Population health service providers may want to add this evidence-based JAMA review of "caregiver burden" to their educational resource library.
The numbers surrounding the hidden "caregivers" who assist homebound chronically ill elderly are staggering. 90% of the home care needed by elders in the United States has been provided for free by more 65 million family and friends. These caregivers provide care an average of 20.5 hours a week which, if were paid for, would amount to $56,000 per year per patient. Caregivers are typically female, socially isolated, financially stressed and feel trapped.
What can be done to assist these caregivers who may be the only person standing between a patient and an avoidable hospitalization?
Care managers need to regularly think about the care planning options using the handy "THETR" mnemonic:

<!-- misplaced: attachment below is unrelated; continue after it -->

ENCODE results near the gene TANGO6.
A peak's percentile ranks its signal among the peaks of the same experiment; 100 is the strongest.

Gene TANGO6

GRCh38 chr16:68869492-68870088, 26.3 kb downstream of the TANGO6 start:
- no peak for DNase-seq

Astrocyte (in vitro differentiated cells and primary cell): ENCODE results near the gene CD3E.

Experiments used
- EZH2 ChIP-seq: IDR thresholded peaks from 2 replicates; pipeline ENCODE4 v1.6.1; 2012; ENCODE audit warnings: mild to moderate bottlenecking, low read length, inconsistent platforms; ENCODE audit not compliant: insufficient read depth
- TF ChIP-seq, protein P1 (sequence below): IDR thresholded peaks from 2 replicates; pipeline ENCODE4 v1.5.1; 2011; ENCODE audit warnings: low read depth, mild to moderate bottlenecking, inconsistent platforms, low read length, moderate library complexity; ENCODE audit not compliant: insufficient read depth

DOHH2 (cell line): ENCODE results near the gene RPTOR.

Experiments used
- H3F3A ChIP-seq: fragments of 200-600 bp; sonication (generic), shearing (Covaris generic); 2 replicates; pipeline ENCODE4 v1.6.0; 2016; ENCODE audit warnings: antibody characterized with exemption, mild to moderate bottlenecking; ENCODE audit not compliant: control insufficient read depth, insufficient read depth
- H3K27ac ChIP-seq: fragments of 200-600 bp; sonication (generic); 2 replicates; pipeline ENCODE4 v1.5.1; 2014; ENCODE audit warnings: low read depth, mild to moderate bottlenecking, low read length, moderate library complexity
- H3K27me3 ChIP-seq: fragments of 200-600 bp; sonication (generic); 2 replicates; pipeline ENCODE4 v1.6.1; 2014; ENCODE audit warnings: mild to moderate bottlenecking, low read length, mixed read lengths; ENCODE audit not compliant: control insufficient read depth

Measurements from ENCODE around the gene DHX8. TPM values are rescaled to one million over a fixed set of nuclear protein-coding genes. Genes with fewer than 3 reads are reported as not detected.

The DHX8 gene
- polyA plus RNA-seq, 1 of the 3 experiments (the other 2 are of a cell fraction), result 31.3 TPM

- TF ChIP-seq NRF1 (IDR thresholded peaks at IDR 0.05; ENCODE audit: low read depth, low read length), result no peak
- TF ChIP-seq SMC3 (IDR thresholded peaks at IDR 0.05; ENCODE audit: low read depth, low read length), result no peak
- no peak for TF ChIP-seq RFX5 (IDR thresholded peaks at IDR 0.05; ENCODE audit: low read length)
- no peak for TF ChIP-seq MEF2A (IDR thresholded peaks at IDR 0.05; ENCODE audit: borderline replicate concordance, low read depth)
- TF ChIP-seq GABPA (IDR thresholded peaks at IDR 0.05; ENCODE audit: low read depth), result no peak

Caregivers need to be a member of the care Team: Their perspectives count. They should be in the room, in on the call and included in the remote monitoring loop.
Caregiver health is important: Since they also may have significant health issues and are notorious for neglecting their care needs, they may warrant being fast-tracked to medical care. After all, they're taking care of two people.
Education: Caregivers need to understand the patient's illness, prognosis and any special care needs. The more they know, the better they can help.
Technology: There is a blue ocean market for caregiver monitoring assistance, such as intercom systems, webcams, lift devices, mobility detectors and live educational offerings.
Referrals: There are a host of public and private funded programs that can offer assistance, including respite care.